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Preparation of Photoluminescent Porous Silicon Nanoparticles by High-Pressure Microfluidization

Research paper by David S. Roberts, Daniel Estrada, Nobuhiro Yagi, Emily J. Anglin, Nicole A. Chan, Michael J. Sailor

Indexed on: 25 Jan '17Published on: 24 Jan '17Published in: Particle & Particle Systems Characterization



Abstract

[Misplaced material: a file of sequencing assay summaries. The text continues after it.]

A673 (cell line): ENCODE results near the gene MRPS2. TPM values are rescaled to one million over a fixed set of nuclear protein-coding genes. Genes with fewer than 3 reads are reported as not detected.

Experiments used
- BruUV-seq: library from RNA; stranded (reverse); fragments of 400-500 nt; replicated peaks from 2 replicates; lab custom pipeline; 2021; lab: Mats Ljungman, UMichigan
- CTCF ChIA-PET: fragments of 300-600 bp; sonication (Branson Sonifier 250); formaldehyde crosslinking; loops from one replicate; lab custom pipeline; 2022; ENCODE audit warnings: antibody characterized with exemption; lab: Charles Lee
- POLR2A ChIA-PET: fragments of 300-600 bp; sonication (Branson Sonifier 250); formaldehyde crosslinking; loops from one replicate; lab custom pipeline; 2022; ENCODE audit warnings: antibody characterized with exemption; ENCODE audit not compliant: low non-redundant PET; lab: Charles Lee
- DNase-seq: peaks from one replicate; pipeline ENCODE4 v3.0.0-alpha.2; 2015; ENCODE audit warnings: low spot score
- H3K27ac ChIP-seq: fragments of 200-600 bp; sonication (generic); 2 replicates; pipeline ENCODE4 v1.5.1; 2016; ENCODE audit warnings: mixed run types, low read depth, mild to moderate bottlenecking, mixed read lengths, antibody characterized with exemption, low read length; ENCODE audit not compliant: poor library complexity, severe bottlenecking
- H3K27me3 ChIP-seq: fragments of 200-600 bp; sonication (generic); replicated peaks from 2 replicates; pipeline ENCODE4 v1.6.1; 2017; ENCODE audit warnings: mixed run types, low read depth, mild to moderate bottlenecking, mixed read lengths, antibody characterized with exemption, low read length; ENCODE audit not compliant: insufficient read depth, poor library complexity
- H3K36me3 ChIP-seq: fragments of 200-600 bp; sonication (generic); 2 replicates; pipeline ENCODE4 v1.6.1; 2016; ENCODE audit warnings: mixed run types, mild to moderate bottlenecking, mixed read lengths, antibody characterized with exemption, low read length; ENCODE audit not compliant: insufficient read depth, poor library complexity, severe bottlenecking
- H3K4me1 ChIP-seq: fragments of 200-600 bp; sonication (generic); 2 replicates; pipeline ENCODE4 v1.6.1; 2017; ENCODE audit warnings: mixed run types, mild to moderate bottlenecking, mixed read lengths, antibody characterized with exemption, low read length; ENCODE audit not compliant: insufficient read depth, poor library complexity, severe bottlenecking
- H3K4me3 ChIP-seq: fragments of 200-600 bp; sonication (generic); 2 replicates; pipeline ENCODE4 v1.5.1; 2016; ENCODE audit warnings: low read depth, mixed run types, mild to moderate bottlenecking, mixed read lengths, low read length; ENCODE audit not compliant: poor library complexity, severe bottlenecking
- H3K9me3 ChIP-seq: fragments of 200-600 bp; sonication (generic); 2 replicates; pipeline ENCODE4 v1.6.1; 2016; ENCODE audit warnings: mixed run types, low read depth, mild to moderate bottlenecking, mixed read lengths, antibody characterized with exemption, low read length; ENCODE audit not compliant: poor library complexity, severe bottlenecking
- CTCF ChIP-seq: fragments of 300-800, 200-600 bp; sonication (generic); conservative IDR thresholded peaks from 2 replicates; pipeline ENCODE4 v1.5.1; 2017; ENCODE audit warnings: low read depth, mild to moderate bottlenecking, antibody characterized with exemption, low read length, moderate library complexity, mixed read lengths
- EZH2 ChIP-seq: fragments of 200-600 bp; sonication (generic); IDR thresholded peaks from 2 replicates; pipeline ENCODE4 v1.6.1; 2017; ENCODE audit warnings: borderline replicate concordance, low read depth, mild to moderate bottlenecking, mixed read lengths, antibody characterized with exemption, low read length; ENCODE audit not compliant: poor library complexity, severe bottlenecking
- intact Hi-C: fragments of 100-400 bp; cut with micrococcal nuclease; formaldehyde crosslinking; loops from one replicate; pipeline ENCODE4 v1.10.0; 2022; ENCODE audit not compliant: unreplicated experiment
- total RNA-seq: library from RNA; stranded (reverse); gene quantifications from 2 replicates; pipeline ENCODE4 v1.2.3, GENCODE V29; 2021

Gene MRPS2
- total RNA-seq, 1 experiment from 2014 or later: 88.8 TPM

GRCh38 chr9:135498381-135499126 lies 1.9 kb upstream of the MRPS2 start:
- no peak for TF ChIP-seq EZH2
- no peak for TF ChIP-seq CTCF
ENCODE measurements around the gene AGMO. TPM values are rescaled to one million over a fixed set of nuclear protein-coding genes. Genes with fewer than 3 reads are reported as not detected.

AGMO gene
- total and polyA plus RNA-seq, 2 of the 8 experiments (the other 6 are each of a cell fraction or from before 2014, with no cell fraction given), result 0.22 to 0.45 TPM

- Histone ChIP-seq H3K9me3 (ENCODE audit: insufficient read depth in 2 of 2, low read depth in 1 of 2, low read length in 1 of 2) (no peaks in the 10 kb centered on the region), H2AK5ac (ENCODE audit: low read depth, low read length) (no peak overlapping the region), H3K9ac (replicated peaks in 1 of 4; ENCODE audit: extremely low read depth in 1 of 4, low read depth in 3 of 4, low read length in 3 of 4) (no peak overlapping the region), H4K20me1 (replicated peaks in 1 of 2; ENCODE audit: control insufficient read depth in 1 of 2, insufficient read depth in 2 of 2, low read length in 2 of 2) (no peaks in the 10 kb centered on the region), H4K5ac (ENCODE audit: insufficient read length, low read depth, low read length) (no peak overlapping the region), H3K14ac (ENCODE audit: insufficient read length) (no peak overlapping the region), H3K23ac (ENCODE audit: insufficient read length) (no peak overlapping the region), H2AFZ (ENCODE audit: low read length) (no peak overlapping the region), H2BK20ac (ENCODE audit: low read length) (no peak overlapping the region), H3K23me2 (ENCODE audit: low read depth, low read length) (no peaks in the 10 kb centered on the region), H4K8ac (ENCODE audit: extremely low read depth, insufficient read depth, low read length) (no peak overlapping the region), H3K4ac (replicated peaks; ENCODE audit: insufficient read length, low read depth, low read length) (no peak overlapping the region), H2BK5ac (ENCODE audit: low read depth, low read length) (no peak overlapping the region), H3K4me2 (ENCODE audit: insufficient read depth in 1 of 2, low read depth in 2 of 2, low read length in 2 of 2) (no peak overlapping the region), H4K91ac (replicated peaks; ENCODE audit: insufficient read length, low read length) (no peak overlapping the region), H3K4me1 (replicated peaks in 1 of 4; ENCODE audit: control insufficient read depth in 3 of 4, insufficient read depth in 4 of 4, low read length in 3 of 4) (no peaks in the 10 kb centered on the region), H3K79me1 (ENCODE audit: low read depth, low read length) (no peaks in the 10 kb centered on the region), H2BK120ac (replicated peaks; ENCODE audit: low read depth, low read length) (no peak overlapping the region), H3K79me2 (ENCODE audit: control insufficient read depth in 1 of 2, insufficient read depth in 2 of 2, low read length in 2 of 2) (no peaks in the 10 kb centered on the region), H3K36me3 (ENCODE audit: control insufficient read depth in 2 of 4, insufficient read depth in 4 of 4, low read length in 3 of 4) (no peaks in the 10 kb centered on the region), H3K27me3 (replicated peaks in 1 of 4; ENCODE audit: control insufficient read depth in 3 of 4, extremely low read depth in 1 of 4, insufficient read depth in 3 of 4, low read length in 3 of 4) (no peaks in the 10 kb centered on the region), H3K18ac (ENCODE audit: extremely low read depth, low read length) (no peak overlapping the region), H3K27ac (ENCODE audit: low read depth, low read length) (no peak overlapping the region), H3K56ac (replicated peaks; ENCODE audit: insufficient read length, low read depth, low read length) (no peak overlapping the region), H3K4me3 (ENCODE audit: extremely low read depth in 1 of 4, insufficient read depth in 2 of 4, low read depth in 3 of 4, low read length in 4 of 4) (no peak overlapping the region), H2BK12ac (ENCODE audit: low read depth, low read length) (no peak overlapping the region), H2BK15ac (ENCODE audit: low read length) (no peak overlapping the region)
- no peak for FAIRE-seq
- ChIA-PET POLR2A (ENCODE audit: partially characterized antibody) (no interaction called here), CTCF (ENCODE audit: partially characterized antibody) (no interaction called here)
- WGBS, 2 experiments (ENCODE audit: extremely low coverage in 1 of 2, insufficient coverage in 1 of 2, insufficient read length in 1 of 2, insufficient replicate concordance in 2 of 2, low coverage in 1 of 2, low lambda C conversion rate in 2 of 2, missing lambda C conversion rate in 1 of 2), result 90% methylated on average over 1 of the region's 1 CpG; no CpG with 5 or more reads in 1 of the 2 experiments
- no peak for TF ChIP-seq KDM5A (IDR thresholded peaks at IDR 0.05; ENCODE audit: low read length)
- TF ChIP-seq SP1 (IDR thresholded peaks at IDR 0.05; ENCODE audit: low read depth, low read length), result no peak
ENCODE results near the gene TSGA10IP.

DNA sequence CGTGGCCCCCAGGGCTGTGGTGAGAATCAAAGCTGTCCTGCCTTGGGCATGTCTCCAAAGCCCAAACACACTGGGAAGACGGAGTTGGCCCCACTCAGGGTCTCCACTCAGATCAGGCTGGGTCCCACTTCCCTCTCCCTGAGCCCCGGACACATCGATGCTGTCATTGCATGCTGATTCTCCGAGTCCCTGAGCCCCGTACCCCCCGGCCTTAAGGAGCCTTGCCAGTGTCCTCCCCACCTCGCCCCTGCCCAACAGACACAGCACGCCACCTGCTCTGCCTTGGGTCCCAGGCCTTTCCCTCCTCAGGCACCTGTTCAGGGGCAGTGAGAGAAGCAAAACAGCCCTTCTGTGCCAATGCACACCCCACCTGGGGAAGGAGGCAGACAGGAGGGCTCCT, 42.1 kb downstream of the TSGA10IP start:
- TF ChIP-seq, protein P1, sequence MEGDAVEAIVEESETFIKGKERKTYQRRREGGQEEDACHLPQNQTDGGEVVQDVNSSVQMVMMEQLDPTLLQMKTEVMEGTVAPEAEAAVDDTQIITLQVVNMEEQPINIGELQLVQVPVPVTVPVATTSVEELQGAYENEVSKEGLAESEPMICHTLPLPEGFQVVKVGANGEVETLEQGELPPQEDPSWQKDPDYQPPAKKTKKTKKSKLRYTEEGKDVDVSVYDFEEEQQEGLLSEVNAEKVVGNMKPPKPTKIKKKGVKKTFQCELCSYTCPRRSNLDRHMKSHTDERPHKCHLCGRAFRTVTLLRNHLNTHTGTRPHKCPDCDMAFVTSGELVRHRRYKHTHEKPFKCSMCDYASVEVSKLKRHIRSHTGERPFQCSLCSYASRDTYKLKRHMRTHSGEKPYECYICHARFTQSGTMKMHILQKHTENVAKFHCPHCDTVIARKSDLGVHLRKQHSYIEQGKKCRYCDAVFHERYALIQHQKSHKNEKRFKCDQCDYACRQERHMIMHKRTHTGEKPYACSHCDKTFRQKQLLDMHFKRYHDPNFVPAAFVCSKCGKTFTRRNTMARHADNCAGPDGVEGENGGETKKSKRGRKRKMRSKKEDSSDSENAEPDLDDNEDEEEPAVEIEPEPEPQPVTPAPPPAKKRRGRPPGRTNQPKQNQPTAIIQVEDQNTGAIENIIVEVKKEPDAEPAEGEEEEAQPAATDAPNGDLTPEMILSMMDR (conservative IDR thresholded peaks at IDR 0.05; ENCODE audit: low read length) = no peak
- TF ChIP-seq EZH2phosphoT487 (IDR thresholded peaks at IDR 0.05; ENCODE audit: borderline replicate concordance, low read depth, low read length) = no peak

The use of high-shear microfluidization as a rapid, reproducible, and high-yield method to prepare nanoparticles of porous silicon (pSi) with a narrow size distribution is described. Porous films prepared by electrochemical etch of a single-crystal silicon wafer are removed from the substrate, fragmented, dispersed in an aqueous solution, and then processed with a microfluidizer, which generates high yields (57%) of pSi nanoparticles of narrow size distribution (PDI = 0.263) without a filtration step. Preparation of pSi nanoparticles via microfluidization improves yields (by 2.4-fold) and particle size uniformity (by 1.8-fold), and it lowers the total processing time (by 36-fold) over standard ultrasonication or ball milling methods. The average diameter of the nanoparticles can be adjusted over the range 150–350 nm by appropriate adjustment of processing steps. If the fluid carrier in the microfluidizer contains an oxidant for Si, the resulting pSi particles are prepared with a core–shell structure, in which an elemental Si core is encased in a silicon oxide shell. When an aqueous sodium tetraborate processing solution is used, microfluidization generates photoluminescent core–shell pSi particles with a quantum yield of 19% in a single step in less than 20 min.